But first and foremost, they’re businesswomen. Cathy spent 12 years with GE in sales and marketing. She has degrees in chemistry and chemical engineering and an MBA from London Business School. Gloria spent seven years with Bristol-Myers Squibb and Clairol in New York City after graduating from Gettysburg College with a business degree. Hobby shop owners they are not.
“You have to be brutal when you decide what you want to sell,” Cathy says, taking a swig of coffee and leaning forward. “You can’t be nostalgic over that cute locally made salsa if it doesn’t sell. From the get-go, Gloria and I scanned everything through our registers and tracked sales. We knew what was moving and what wasn’t, and that’s how we decided to cut the meat and fish departments and reorient what we sold and why.”
Their niche got cozier. “There can’t be sacred cows in the product line,” Cathy says. “And you have to evolve. Don’t get me wrong. We love local products, and we carry as many as we can, but nonperishables have to come in lines for us to carry them, like Sundaes Best, Saratoga Peanut Butter Company and Lake Champlain Chocolate.”
These days, shoppers will also find, alongside those best-sellers, hipster gourmand must-haves like sriracha and Fever Tree tonic water, locally made coffee, potato chips, chocolate and beer.
As Cathy and Gloria say, change has been the key ingredient in their recipe for success. In 1998, they opened Putnam Wine with Cathy’s husband, William. An Englishman (they met in business school), he was a wine journalist before opening Putnam Wine. He runs the shop and offers occasional classes. Putnam Wines quickly became a favorite weekend afternoon destination for its frequent, generous, well-curated and free tastings of excellent wines.
In 2012, Cathy and Gloria revamped the store completely. They added a temperature- and humidity-controlled cheese room (brimming with mounds of Midnight Moon, Brie de Meaux, Parrano, seven-year-old cheddars….), and changed the emphasis from “future consumption” to “immediate consumption.”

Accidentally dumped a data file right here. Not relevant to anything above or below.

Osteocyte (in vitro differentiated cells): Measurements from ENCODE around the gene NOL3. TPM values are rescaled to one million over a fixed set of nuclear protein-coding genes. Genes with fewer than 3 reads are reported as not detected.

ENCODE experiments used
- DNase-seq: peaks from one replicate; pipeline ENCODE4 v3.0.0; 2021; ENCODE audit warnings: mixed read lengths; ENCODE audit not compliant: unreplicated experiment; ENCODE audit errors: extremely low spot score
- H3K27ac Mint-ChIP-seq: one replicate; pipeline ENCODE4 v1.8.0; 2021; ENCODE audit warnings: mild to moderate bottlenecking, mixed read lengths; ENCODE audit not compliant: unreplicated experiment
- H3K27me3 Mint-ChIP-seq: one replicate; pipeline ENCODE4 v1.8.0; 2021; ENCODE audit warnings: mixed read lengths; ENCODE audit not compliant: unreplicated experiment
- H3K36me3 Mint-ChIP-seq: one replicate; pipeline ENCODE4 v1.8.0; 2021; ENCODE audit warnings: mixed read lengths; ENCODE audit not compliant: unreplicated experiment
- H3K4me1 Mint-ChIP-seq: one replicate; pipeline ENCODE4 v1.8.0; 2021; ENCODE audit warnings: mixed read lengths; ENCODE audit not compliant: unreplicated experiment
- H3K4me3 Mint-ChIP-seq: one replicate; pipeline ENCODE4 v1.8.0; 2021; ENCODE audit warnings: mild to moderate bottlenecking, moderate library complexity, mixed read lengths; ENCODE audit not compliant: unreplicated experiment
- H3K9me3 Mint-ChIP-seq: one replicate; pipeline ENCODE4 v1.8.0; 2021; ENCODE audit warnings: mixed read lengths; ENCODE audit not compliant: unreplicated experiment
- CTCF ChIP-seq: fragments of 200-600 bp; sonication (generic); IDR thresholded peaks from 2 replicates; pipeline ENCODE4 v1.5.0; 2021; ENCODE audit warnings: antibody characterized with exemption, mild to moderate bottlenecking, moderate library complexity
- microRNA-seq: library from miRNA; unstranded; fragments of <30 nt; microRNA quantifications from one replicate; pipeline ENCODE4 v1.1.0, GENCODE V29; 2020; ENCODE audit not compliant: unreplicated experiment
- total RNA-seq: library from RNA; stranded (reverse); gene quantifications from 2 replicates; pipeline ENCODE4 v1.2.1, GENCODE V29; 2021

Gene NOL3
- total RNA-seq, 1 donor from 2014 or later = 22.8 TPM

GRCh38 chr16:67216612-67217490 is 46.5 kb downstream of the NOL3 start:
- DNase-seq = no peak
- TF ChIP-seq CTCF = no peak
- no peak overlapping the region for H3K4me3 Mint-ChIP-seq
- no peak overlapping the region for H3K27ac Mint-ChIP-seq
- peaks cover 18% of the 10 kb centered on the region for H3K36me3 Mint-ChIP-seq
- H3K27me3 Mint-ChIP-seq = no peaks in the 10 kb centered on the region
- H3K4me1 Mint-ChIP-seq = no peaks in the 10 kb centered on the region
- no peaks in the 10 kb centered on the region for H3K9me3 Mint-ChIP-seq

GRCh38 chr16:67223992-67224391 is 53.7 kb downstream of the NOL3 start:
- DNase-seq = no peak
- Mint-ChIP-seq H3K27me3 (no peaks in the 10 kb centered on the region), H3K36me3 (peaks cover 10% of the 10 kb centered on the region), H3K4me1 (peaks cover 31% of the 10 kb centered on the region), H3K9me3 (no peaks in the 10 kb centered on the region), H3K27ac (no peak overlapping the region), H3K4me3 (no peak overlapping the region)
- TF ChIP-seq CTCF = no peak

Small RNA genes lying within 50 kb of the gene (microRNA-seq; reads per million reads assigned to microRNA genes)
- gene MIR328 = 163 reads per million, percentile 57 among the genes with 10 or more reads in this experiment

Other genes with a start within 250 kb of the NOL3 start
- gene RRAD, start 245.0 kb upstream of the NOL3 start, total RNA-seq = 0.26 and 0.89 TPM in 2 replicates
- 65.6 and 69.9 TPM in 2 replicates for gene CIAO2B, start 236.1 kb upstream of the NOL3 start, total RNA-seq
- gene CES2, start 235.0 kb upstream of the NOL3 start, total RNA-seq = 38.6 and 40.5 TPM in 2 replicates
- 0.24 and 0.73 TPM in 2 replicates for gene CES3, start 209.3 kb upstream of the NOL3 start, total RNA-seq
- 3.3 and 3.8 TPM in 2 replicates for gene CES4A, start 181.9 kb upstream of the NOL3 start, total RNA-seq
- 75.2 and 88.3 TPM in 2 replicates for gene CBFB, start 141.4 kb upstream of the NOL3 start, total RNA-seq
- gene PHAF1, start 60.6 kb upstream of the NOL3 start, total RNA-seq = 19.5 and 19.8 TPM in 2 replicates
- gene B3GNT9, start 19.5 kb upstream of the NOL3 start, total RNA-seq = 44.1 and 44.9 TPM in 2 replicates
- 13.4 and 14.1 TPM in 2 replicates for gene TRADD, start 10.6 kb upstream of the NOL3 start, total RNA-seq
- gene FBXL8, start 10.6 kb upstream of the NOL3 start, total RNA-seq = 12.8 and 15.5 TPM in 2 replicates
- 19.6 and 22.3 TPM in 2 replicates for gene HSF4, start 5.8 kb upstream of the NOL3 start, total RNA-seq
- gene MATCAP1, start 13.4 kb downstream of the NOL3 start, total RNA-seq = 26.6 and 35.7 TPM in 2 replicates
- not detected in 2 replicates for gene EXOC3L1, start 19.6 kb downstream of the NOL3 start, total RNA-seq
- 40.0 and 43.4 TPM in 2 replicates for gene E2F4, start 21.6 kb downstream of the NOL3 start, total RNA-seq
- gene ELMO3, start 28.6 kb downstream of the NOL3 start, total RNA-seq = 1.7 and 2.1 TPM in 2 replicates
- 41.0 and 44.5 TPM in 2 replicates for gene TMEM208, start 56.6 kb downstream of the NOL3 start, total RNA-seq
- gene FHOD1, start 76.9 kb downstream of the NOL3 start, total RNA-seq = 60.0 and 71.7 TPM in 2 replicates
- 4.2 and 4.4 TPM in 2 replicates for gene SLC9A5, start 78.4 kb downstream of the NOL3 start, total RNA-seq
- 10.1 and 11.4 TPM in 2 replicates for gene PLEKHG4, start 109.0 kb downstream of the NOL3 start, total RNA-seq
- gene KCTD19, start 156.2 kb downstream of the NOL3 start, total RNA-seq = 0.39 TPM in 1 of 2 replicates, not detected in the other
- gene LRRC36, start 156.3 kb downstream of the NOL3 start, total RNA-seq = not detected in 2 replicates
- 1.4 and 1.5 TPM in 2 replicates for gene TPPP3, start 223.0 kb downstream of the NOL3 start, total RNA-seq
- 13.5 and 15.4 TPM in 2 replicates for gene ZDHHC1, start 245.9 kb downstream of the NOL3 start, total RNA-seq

While still carrying gourmet essentials (honey, olives, nuts), Gloria and Cathy explain they shifted to offer more from-scratch bakery and deli options with rotating, seasonal specials (strawberry rhubarb pie, gazpacho, tuna and cucumber sandwiches).
“Life is short,” Cathy says. “There are only so many meals. We want everything we give you to be delicious, and that means good butter, local eggs, the best chocolate and free-range turkey from Misty Knoll Farm in Vermont. We bring it here and roast it ourselves, even if it’s more expensive, and it is, believe me. But it’s worth it.”
Cathy and Gloria have every line item on their budget memorized, and while they wouldn’t let me peek at the spread, they did divulge that these days, a little more than one-third comes from their deli, one-third from prepared foods, one-fifth comes from wine and the balance comes from grocery.
As they navigate the increasingly crowded waters of the specialty food scene in Saratoga, they know that each choice—the more expensive but ecologically responsible, community-minded and tastier turkey—has a rippling set of consequences. And there are innumerable choices to make, every minute of the day.
“We are members of the community and we’re business people,” Gloria says. “We try to make every decision that we can with the human and the bottom line of our business in mind. Luckily, we’ve found that they almost always end up being intertwined.”
After finishing my coffee with Gloria and Cathy, an older woman pulled me aside as I walked out. She clearly thought I was applying for a job. “Young lady, you will learn from the best if you end up here,” she said. “Those two women are the best in the business.”
I think she may be right, actually. Besides, I can’t think of another place where I’d rather grab a delicious just-roasted turkey club, order a custom-made birthday cake, plan my next catered business lunch or grab a fabulous unpronounceable new wine varietal grown on Mt. Etna, why not?